Eastern Manners and Customs: "Muzzle the Ox"; "Bidden"; "Bind Them in Thy Skirts"

 •  2 min. read  •  grade level: 9
" Thou shalt not muzzle the ox when he treadeth out the corn." -Deut. 25:44Thou shalt not muzzle the ox when he treadeth out the corn. (Deuteronomy 25:4).
"THE traveler's first sight of an oriental custom has a special charm, and is a memorable event. It is now some years since, wandering about the Pyrenees, we first lighted on a few illustrations of eastern life, drifted there, we suppose, by some waves of Moorish influence, during the possession of Spain by the Saracens. In a small village on the Spanish side, we once came suddenly upon a little yard, where cattle unmuzzled were quietly going round and round, trampling upon heaps of barley, and so threshing it out; whereupon, of course, we saw in a new and practical light, the old Hebrew law, " Thou shalt not muzzle the ox when he treadeth out the corn." Anon.
It would appear to us unnecessary to send round to those who had not then, apparently, refused the invitation; but a similar custom still prevails in some parts of the East. A missionary lady, recently writing from India, described an entertainment which she gave to as many of her pupils as she could gather together; and said of her guests, "although invited, as I have said, a week beforehand, yet, according to custom, they had to be bidden again when everything was ready." R. A. W.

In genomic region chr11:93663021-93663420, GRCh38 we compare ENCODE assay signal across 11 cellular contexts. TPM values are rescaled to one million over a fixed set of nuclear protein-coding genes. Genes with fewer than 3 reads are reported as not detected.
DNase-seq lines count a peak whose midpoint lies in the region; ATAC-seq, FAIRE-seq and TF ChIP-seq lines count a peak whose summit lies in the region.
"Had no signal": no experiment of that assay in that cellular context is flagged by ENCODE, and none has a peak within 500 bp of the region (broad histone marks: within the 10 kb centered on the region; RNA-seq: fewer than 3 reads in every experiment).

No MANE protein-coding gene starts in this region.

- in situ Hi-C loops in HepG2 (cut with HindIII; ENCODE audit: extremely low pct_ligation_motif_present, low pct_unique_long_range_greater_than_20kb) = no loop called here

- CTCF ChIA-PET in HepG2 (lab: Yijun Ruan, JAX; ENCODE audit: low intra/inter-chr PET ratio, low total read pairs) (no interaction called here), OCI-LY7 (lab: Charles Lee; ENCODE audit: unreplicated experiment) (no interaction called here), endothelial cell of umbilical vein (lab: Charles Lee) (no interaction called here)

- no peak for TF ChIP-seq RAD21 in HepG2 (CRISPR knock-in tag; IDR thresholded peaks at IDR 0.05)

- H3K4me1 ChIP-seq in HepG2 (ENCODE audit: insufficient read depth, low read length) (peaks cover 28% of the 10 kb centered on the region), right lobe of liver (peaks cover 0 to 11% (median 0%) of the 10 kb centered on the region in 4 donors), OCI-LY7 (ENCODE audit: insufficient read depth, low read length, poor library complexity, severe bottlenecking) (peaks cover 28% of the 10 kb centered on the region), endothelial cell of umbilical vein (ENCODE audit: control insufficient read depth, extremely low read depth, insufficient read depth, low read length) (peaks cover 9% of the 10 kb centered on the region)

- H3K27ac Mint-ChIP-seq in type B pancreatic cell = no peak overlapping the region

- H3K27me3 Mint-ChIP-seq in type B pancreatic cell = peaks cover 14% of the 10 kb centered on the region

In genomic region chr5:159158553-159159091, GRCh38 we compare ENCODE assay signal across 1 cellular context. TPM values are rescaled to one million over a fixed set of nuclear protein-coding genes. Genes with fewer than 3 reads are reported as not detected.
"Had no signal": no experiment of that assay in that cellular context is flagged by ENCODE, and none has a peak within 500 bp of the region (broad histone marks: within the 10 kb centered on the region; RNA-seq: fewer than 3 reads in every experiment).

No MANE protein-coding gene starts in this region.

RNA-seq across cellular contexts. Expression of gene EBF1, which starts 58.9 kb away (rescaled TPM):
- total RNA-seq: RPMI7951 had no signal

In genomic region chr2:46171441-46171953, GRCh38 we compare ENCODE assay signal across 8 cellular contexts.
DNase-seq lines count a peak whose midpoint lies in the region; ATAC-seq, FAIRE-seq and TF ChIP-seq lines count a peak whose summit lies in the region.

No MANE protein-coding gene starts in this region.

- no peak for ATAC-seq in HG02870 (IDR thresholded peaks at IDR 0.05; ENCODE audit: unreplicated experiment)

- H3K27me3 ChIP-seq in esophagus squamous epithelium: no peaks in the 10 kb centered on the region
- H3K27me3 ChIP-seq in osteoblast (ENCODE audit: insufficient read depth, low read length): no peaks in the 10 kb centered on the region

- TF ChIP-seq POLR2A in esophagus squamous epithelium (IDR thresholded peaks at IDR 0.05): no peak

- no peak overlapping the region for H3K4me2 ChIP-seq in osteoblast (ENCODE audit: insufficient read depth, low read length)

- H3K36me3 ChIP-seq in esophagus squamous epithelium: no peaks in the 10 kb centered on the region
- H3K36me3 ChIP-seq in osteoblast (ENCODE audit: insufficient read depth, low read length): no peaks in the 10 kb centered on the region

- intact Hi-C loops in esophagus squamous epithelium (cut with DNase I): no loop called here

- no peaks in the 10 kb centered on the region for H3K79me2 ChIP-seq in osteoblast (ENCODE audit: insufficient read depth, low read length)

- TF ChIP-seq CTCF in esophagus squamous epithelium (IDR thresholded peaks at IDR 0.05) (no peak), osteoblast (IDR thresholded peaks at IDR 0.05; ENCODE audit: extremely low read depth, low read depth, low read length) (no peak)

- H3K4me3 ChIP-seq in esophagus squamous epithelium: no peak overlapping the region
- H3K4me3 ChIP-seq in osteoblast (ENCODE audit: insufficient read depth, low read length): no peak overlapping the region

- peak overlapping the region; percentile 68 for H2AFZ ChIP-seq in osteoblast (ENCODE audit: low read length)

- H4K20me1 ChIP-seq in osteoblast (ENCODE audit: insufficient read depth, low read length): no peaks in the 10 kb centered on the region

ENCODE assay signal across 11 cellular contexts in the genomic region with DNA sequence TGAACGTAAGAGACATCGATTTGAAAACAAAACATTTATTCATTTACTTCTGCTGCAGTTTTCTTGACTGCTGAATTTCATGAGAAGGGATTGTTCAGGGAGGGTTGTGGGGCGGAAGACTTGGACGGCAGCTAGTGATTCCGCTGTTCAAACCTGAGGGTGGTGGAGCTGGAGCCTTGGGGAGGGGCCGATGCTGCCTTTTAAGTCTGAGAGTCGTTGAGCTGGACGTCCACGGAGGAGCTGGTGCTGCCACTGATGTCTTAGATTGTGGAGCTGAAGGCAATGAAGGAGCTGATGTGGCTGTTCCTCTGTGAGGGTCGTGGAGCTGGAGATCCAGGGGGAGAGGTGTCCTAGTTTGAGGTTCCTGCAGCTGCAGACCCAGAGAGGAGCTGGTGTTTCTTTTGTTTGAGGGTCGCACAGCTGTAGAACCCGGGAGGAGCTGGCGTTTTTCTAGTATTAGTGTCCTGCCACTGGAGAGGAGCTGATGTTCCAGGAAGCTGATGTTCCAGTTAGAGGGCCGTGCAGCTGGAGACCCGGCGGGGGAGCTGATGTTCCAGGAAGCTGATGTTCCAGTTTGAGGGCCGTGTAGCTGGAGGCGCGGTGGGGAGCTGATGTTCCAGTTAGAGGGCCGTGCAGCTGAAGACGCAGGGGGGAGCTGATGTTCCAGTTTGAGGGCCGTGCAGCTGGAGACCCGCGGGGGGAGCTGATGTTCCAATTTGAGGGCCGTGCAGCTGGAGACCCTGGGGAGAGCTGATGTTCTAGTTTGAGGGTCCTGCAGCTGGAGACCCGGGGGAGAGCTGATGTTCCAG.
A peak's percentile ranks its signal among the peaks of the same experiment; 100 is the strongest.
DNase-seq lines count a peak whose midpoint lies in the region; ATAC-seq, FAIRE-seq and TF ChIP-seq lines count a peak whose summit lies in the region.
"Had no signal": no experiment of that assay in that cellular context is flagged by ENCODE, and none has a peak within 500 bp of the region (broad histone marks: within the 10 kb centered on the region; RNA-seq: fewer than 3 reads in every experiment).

One day, in our Egyptian Class of Bible study, the lesson was the fifth of Ezekiel, which we were reading in the Hebrew. A member of the class is blind, and it came to him to translate into Arabic the third verse "and thou shall take thereof a few in number and bind them in thy skirts."
The blind lad inquired "why is the word translated skirts? It means wings. The wings of a garment are the sleeves, and we always bind up things in our sleeves, and not in our skirts."
It is quite true that kenef means wings, and Orientals are accustomed to tie up almost everything, from a dose of medicine to a bushel of barley, in their sleeves: see Haggai 2:11, 1211Thus saith the Lord of hosts; Ask now the priests concerning the law, saying, 12If one bear holy flesh in the skirt of his garment, and with his skirt do touch bread, or pottage, or wine, or oil, or any meat, shall it be holy? And the priests answered and said, No. (Haggai 2:11‑12), where the holy flesh is carried in the sleeve.